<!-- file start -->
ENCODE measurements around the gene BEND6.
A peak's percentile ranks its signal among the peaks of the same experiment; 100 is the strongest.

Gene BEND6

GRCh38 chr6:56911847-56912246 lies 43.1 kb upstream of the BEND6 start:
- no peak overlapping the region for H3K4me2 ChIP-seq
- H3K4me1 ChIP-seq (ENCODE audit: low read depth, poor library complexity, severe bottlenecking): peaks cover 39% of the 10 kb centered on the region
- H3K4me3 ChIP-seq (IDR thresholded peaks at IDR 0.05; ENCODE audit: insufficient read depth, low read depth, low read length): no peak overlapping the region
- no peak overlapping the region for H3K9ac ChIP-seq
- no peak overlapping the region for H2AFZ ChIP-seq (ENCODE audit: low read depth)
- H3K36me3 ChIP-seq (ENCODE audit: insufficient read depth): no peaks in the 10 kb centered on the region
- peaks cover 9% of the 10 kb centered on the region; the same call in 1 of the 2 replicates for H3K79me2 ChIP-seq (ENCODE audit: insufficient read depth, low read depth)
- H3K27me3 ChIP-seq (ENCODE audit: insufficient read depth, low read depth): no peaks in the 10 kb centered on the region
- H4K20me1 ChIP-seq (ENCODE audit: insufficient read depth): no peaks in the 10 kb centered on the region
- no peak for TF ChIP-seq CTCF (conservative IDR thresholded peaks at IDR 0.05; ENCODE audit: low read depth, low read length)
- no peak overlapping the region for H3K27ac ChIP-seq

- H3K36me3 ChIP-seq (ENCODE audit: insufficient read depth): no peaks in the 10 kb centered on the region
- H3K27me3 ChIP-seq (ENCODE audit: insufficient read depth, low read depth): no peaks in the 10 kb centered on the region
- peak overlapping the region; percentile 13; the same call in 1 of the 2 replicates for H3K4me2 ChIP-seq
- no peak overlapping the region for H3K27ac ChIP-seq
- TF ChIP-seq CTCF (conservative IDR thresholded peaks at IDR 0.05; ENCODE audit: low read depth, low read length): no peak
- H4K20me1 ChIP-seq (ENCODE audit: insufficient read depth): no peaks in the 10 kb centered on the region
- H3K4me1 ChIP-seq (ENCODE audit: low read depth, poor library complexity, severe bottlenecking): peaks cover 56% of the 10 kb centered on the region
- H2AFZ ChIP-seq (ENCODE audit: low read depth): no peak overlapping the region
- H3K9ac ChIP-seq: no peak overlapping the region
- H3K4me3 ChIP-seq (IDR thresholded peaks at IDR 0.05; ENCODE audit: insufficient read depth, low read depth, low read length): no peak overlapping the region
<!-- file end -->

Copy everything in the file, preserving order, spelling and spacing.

ENCODE measurements around the gene BEND6.
A peak's percentile ranks its signal among the peaks of the same experiment; 100 is the strongest.

Gene BEND6

GRCh38 chr6:56911847-56912246 lies 43.1 kb upstream of the BEND6 start:
- no peak overlapping the region for H3K4me2 ChIP-seq
- H3K4me1 ChIP-seq (ENCODE audit: low read depth, poor library complexity, severe bottlenecking): peaks cover 39% of the 10 kb centered on the region
- H3K4me3 ChIP-seq (IDR thresholded peaks at IDR 0.05; ENCODE audit: insufficient read depth, low read depth, low read length): no peak overlapping the region
- no peak overlapping the region for H3K9ac ChIP-seq
- no peak overlapping the region for H2AFZ ChIP-seq (ENCODE audit: low read depth)
- H3K36me3 ChIP-seq (ENCODE audit: insufficient read depth): no peaks in the 10 kb centered on the region
- peaks cover 9% of the 10 kb centered on the region; the same call in 1 of the 2 replicates for H3K79me2 ChIP-seq (ENCODE audit: insufficient read depth, low read depth)
- H3K27me3 ChIP-seq (ENCODE audit: insufficient read depth, low read depth): no peaks in the 10 kb centered on the region
- H4K20me1 ChIP-seq (ENCODE audit: insufficient read depth): no peaks in the 10 kb centered on the region
- no peak for TF ChIP-seq CTCF (conservative IDR thresholded peaks at IDR 0.05; ENCODE audit: low read depth, low read length)
- no peak overlapping the region for H3K27ac ChIP-seq

- H3K36me3 ChIP-seq (ENCODE audit: insufficient read depth): no peaks in the 10 kb centered on the region
- H3K27me3 ChIP-seq (ENCODE audit: insufficient read depth, low read depth): no peaks in the 10 kb centered on the region
- peak overlapping the region; percentile 13; the same call in 1 of the 2 replicates for H3K4me2 ChIP-seq
- no peak overlapping the region for H3K27ac ChIP-seq
- TF ChIP-seq CTCF (conservative IDR thresholded peaks at IDR 0.05; ENCODE audit: low read depth, low read length): no peak
- H4K20me1 ChIP-seq (ENCODE audit: insufficient read depth): no peaks in the 10 kb centered on the region
- H3K4me1 ChIP-seq (ENCODE audit: low read depth, poor library complexity, severe bottlenecking): peaks cover 56% of the 10 kb centered on the region
- H2AFZ ChIP-seq (ENCODE audit: low read depth): no peak overlapping the region
- H3K9ac ChIP-seq: no peak overlapping the region
- H3K4me3 ChIP-seq (IDR thresholded peaks at IDR 0.05; ENCODE audit: insufficient read depth, low read depth, low read length): no peak overlapping the region